As students return to classrooms across the United States there should be one date highlighted and bolded on every school calendar—September 21, International Day of Peace. Recognition of this day can be celebrated many ways. Some schools and houses of worship put up a Peace Pole or banner, showing their support of peace around the world. Some communities organize a service project or hold neighborhood picnics.
At Compass Star Montessori, we always read “Can You Say Peace?” by Karen Katz, and discuss the fundamental needs of people around the world. We also do our best to promote peace throughout the school year by displaying kindness to and showing respect others, ourselves, as well as the environment. We undertake service projects (the students usually pick out organizations that help other children or animals), and we hold “peace conferences” whenever an internal conflict arises. CSM also encourages families to include their children in discussions and works that promote peace and kindness at home.
Children entering the Elementary age group have a high need for justice and fairness. It’s also during this age group that bullying behaviors can emerge. One way you can help your children through this challenging phase is to find fiction books that address the issues of justice, fairness, and bullying. By viewing different scenarios from the outside, it can be easier for children to talk about what they think should happen, or if they have strong feelings about how one character or another reacted. It’s also the perfect time to talk through peaceful resolutions and why sometimes fair does not necessarily mean equal.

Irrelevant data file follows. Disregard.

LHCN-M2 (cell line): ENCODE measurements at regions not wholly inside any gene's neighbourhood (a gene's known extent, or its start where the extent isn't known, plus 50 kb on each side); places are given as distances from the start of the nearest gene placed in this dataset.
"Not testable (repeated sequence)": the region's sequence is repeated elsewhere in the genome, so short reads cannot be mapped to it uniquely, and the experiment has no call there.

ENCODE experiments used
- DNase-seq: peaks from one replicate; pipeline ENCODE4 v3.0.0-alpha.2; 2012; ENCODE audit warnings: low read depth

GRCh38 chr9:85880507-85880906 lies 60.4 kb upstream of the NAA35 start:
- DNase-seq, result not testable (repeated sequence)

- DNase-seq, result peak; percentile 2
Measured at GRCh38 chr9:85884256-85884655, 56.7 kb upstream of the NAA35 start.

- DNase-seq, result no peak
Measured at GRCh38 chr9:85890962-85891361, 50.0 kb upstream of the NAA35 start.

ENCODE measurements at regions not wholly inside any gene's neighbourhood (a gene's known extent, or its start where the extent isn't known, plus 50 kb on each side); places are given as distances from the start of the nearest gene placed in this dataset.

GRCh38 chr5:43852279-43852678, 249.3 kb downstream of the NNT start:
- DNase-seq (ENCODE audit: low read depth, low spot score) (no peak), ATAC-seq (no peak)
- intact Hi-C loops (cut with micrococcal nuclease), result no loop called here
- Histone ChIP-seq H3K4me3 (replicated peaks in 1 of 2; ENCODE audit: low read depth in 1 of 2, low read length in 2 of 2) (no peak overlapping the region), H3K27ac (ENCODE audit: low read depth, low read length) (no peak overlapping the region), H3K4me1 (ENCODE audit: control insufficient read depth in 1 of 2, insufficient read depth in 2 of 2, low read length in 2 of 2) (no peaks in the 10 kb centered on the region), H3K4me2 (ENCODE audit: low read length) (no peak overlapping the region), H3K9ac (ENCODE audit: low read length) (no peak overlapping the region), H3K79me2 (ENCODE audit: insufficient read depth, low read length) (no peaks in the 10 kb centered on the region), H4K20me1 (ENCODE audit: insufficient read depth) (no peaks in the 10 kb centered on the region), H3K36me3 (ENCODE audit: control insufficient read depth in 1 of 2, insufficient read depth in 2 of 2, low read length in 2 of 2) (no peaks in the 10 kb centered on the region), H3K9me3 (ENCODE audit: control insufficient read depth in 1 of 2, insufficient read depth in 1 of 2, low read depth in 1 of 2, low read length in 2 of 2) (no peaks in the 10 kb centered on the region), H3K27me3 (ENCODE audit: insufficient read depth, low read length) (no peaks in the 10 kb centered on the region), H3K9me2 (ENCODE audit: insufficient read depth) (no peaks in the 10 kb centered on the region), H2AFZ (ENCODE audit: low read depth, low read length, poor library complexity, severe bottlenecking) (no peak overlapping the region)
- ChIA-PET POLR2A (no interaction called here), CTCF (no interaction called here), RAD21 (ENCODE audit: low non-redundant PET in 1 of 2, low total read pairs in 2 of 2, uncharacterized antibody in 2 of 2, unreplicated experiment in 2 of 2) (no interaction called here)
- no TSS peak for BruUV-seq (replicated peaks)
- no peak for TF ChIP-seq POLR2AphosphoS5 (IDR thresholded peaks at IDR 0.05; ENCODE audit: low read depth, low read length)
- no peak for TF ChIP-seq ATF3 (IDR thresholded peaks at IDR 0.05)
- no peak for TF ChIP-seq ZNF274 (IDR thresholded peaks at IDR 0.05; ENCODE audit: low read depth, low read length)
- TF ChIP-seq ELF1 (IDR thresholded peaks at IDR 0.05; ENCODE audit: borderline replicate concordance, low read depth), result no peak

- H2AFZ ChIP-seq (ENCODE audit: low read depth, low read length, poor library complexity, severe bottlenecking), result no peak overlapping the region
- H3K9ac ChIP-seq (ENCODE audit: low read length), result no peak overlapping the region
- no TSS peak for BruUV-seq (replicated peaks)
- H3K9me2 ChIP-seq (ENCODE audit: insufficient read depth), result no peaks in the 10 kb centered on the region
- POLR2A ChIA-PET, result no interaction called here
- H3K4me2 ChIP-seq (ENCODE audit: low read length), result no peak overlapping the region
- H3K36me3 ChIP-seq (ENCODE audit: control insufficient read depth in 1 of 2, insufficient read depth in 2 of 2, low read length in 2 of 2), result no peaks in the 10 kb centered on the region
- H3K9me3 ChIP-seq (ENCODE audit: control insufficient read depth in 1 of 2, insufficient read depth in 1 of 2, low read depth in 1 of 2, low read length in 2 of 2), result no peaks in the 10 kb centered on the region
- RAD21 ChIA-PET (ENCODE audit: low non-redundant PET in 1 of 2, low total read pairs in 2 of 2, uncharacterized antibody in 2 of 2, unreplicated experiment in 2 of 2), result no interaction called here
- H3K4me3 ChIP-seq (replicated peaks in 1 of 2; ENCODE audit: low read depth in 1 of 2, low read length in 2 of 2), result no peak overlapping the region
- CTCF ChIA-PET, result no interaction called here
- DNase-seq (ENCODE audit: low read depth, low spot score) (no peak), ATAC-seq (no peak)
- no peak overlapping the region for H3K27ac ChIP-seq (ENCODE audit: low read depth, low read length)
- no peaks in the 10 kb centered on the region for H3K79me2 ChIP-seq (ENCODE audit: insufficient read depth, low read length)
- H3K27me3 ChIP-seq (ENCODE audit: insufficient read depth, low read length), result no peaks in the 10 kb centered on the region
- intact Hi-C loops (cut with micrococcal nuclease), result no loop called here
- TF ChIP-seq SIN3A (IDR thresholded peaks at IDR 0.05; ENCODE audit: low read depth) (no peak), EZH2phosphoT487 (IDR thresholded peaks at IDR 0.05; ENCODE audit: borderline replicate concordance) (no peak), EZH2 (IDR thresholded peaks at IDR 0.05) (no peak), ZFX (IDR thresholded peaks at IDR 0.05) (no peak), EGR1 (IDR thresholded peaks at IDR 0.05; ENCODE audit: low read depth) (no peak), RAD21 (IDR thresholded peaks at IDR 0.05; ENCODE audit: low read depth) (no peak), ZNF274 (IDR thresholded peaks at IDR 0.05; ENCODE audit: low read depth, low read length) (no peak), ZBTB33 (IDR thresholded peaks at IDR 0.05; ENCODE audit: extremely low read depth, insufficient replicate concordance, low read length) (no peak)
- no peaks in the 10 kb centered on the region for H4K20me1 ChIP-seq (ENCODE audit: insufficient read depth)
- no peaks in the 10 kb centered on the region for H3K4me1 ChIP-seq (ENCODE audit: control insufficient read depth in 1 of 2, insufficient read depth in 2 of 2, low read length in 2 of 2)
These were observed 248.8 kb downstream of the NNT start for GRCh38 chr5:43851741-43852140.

Another way you can help children practice kindness at home is to assign chores that help others. Some examples include clearing dishes for parents or siblings, carrying groceries in after shopping, or caring for family pets. By giving your child these purposeful responsibilities they gain a sense of pride in helping others and contributing to the family. Encouraging them to do other small acts of service — holding doors for others, offering a seat to an elderly or infirm person, or giving a share of their allowance to a charity of their choice — will make it a natural habit for them, inspiring confidence and a sense of capability.
One of the best ways families can reconnect with quality time while promoting kindness is to do service. Whether your family chooses different projects or does perpetual work with one organization, doing service as a family shows your children that you care about the needs of others and that giving of your time and energy is a virtue. By finding opportunities that children can participate in from a young age, families are expanding their children’s world view, and encouraging them to be part of a peaceful solution to many of our societies challenges.